Magic Data Discussion

Posted by TomMK 
Re: Magic Data Tutorial
Date: September 27, 2013 11:04PM
Posted by: salvasirignano
> Maybe the tire-wear limit is also defined by some
> (yet unidentified) parameter in the magic data.
> Can someone please confirm if cc shuffler affects
> the player car's laptimes? Then, what is the
> interpretation of the tire-wear value in the magic
> data? Is it just to finetune the player car's tire
> wear?

Yes, CC shuffler most definitely affects the player, moreso than the AI.
It creates a kind of fuel weight effect. For a track I built, I set cc shuffler to 1000, tyre wear to 12000
For the player the laptimes over a stint went from 1:09 to 1:07, for the AI 1:08 to 1:07
The low tyre wear value (which only affects the player!) allows the tyre wear to be low enough to allow the times to get quicker as opposed to slower.
Re: Magic Data Tutorial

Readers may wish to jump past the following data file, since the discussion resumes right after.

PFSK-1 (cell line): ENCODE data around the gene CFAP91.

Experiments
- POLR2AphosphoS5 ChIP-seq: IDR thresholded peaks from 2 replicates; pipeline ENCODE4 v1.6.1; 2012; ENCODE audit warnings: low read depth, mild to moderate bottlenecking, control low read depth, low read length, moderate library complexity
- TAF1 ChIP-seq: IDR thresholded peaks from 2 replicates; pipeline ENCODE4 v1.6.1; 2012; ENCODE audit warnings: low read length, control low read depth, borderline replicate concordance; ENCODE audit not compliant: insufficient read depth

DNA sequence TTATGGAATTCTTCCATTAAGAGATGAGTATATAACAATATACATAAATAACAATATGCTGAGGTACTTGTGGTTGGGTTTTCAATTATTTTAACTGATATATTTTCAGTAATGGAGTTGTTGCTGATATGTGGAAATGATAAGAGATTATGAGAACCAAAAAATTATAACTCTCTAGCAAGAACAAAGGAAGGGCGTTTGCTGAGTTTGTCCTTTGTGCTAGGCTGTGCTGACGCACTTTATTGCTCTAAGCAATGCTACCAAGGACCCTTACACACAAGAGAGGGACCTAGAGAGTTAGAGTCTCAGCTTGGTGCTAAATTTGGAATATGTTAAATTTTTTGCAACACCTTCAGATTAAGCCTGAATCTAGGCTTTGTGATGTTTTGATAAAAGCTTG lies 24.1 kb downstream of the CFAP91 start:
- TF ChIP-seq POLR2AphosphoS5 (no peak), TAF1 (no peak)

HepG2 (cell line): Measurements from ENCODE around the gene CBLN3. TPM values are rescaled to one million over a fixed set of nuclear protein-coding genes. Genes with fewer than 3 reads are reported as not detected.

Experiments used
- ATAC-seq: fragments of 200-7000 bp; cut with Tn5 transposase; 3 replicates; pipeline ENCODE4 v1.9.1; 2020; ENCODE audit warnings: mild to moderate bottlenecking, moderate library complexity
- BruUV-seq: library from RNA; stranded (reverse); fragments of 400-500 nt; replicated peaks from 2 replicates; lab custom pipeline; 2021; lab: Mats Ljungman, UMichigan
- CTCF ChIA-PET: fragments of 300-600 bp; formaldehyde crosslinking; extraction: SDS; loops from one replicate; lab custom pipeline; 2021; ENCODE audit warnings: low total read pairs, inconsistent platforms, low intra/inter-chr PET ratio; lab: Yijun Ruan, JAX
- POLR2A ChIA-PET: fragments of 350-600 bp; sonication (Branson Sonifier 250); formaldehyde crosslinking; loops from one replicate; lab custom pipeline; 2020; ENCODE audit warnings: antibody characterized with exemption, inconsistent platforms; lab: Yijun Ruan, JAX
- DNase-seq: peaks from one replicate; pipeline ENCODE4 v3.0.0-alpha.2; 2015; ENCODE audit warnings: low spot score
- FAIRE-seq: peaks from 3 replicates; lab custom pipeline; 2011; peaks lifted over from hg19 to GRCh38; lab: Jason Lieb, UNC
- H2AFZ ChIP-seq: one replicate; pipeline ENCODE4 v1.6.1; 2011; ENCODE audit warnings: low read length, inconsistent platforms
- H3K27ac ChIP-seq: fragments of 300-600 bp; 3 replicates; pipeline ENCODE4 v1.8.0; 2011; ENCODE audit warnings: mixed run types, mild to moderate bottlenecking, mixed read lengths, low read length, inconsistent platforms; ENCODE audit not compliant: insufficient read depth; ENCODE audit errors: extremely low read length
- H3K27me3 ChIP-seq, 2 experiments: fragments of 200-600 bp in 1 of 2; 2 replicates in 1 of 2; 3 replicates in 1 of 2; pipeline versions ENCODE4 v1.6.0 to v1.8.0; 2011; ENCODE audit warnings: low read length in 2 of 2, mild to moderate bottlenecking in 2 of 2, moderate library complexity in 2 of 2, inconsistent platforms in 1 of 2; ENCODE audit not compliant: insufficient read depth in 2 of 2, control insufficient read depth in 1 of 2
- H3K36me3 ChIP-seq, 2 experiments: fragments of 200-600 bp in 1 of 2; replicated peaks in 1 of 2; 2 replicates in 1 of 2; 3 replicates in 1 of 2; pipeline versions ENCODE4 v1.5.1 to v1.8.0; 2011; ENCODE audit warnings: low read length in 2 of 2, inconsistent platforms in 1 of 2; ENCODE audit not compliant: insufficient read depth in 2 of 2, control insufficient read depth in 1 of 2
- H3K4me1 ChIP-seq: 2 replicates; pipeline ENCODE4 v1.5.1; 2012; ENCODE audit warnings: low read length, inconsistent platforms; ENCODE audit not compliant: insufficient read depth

Date: September 28, 2013 01:04AM
Posted by: TheFueleffect
That is interesting, but does this imply that the player's car is less susceptible to tire wear in this situation? Does it change if you increase "tire wear" in the magic data?

My findings are:
In the original game cc shuffler is highest for tracks mostly consisting of low-speed corners, like Monaco, Canada and Italy, while the value is lower for tracks like Belgium, Japan, Great-Britain and Malaysia (accidentally all starting with an "s"...), which do have a lot of high-speed corners. So, if "cc shuffler" is really overall tire wear, it seems that the game developers have tried to create the same tire drop-off on every track (possibly because the differences in grip levels between the tire compounds are fixed too).

On the other hand, "tire wear" in the magic data is weakly related to track grip (more grip is more tire wear), which has some logic in it. The common finding is that the behavior of the car is not drastically affected by changes in this value, so this is not really important.